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In order to have been refused a rest break does an employee have to specifically ask for one?

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The EAT in Grange v Abellio London that the answer is no.
Under the Claimant’s contact of employment he was required to work an 8 ½ hour shift, which included a ½ an hour for lunch. The statutory minimum is 20 minutes rest break where the working time is more than 6 hours.

However, the Claimant was told by his employer that instead, he should work for eight hours without a break, and leave early.

The Claimant made a claim that he had been refused a rest break pursuant to section 10 of the Working Time Regulations 1998. The employment tribunal held that as he had never asked for a rest break he had therefore never been refused one. therefore he had never been refused one. The EAT overturned this decision. The Eat held that the instruction to work without a rest break could be construed of itself as a refusal, without an explicit request.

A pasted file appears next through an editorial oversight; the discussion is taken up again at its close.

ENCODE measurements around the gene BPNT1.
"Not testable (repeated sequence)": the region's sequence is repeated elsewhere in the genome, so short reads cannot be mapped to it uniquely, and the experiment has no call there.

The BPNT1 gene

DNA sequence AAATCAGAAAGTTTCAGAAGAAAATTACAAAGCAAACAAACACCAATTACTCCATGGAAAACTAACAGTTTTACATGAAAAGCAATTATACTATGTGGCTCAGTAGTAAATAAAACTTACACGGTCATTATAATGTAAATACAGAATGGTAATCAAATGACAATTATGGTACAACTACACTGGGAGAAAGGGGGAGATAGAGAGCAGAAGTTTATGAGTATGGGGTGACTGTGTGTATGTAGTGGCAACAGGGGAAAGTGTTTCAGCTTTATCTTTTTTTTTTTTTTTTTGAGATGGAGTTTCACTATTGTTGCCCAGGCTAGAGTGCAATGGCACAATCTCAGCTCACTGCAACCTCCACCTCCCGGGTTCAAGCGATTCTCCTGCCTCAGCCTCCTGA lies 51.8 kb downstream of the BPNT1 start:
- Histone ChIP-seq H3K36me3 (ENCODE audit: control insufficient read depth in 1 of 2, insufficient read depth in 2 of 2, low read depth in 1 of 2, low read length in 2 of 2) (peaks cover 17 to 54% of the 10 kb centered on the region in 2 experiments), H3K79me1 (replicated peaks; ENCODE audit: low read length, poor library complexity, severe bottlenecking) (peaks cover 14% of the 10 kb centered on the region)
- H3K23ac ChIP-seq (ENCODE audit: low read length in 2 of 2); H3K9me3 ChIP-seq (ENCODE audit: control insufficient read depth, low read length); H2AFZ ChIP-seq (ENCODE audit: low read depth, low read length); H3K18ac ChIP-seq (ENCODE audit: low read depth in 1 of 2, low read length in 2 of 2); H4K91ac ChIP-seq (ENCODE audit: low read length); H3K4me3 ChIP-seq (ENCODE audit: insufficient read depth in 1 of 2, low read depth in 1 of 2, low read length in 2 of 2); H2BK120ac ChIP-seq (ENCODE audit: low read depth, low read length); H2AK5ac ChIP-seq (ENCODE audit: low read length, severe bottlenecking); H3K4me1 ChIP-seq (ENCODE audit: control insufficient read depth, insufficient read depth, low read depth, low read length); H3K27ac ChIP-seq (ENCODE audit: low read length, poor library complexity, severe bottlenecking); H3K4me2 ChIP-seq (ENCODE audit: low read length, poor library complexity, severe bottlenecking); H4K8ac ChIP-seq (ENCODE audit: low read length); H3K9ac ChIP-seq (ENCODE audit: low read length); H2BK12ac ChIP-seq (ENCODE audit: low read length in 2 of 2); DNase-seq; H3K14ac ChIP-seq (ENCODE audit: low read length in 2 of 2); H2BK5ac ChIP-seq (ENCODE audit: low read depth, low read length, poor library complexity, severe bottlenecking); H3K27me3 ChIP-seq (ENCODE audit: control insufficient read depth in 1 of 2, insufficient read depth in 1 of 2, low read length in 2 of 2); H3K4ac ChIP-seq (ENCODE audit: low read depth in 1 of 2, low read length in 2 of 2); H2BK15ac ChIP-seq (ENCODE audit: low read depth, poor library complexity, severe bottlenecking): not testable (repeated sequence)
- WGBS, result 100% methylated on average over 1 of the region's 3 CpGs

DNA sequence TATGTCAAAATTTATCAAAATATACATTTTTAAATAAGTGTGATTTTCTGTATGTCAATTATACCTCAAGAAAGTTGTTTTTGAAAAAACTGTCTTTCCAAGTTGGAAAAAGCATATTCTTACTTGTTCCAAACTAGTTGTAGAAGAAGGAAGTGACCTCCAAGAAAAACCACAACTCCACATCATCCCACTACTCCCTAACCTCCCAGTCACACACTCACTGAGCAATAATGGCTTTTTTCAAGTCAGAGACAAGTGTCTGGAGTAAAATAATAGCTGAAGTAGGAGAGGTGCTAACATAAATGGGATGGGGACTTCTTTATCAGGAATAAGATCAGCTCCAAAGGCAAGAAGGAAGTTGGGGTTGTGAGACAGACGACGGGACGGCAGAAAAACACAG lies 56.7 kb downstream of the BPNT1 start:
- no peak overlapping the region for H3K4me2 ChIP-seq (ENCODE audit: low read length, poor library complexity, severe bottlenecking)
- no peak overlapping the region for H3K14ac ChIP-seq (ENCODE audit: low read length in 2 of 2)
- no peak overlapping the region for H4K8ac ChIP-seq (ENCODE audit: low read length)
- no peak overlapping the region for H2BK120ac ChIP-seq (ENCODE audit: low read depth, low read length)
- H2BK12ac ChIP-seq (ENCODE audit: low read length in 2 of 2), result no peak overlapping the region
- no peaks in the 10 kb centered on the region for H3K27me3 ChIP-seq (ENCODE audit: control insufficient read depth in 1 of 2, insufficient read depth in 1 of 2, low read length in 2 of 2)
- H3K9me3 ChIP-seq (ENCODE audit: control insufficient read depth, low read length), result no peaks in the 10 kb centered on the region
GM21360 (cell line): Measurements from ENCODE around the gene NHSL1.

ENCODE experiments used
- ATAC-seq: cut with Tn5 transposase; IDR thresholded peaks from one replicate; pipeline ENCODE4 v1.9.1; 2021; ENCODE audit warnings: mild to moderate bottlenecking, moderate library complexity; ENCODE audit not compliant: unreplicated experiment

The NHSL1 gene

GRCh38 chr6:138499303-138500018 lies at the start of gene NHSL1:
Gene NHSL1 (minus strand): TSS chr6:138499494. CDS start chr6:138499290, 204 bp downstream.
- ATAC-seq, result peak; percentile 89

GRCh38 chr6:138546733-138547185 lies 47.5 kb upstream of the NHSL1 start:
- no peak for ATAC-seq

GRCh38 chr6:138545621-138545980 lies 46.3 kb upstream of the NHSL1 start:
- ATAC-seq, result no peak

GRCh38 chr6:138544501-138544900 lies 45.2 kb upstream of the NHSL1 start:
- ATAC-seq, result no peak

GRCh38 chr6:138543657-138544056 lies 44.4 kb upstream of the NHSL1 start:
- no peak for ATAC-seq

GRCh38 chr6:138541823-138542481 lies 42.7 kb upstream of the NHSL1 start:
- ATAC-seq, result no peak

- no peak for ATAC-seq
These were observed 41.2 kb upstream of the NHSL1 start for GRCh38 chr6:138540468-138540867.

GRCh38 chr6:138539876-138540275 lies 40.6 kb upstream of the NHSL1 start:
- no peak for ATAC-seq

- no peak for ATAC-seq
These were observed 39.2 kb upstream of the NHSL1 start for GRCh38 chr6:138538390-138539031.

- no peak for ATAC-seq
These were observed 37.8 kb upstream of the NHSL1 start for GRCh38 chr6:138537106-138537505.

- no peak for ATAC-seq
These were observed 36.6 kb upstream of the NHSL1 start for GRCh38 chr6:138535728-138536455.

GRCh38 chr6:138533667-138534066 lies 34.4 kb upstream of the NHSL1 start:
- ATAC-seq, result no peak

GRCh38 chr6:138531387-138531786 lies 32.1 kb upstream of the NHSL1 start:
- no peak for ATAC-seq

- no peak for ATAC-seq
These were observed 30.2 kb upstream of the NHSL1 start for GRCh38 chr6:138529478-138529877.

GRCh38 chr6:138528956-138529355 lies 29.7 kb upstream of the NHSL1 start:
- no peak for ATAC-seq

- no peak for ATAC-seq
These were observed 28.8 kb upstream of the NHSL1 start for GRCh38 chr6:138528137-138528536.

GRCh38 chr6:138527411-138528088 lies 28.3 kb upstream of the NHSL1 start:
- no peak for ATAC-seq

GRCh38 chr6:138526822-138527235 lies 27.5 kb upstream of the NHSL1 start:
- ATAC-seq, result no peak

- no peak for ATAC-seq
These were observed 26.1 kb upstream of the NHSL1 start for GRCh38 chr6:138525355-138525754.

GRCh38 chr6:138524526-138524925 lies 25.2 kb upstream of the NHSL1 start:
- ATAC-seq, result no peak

Written by
Edward Aston
17th November 2016